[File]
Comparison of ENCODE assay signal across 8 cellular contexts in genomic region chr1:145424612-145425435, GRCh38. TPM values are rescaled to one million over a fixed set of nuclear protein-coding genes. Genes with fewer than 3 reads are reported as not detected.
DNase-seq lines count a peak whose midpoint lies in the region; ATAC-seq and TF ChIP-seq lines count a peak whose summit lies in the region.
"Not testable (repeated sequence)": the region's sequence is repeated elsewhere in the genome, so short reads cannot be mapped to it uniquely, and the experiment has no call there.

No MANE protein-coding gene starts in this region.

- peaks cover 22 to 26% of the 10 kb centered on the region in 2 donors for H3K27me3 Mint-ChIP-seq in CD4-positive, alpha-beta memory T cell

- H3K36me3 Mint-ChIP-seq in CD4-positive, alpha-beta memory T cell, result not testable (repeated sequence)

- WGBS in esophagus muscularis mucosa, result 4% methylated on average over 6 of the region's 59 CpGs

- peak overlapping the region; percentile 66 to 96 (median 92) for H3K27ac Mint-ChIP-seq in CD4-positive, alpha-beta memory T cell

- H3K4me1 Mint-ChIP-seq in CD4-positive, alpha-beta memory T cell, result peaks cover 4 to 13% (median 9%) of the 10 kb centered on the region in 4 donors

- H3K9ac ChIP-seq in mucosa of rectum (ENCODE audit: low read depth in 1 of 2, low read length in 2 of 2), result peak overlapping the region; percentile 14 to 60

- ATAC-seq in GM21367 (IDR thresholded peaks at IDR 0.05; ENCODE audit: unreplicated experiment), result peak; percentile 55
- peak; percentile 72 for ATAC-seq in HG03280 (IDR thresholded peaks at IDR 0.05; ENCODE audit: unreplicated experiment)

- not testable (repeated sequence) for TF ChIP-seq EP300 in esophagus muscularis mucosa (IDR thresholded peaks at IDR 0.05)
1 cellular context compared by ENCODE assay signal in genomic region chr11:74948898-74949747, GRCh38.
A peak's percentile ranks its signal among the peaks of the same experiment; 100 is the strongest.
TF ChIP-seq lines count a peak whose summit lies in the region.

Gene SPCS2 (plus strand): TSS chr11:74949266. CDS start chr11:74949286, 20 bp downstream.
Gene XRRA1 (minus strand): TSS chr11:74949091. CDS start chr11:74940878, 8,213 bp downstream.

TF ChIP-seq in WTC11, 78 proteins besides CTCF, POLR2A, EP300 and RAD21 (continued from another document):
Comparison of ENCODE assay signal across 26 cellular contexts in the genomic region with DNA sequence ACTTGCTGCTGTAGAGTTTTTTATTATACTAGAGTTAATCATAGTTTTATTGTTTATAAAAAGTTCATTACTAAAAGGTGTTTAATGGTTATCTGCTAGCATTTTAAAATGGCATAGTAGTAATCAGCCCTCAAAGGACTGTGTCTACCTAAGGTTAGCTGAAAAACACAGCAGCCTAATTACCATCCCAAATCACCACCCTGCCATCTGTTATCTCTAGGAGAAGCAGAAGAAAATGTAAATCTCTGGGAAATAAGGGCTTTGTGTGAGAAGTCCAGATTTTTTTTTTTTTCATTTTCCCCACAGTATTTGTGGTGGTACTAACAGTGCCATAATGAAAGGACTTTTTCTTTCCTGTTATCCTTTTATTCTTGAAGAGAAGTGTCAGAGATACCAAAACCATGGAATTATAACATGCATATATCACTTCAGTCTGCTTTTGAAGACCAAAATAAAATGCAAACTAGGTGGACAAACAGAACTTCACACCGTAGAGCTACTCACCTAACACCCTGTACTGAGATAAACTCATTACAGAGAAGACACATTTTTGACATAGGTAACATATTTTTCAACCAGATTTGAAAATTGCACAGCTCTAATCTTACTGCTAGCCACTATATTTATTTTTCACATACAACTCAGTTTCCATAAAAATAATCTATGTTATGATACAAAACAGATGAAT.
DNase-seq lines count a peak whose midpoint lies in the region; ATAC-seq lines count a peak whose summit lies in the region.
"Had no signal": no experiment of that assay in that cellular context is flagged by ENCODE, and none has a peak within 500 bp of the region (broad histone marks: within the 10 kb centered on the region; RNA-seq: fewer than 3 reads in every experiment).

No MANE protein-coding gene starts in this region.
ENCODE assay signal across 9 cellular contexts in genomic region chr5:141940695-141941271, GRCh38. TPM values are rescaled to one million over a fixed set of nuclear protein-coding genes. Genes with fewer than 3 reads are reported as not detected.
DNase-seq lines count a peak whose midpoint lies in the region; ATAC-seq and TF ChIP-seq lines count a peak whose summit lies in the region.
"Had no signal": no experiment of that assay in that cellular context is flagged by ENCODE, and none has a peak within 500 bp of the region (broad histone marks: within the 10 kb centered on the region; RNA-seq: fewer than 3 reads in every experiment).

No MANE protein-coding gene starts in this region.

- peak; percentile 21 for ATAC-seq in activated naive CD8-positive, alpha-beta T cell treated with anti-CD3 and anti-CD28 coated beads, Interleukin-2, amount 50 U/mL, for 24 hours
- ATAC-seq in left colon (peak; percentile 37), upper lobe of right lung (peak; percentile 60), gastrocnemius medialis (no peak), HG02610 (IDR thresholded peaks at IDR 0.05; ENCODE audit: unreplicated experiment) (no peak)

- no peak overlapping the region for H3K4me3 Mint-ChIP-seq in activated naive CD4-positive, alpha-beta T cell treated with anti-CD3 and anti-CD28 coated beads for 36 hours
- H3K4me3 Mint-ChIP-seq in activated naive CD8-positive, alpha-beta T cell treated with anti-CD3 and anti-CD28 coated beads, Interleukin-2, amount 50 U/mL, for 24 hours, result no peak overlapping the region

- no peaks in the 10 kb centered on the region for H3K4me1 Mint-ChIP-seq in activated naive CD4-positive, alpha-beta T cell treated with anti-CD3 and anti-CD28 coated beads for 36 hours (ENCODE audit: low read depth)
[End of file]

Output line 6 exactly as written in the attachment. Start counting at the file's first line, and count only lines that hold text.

- H3K36me3 Mint-ChIP-seq in CD4-positive, alpha-beta memory T cell, result not testable (repeated sequence)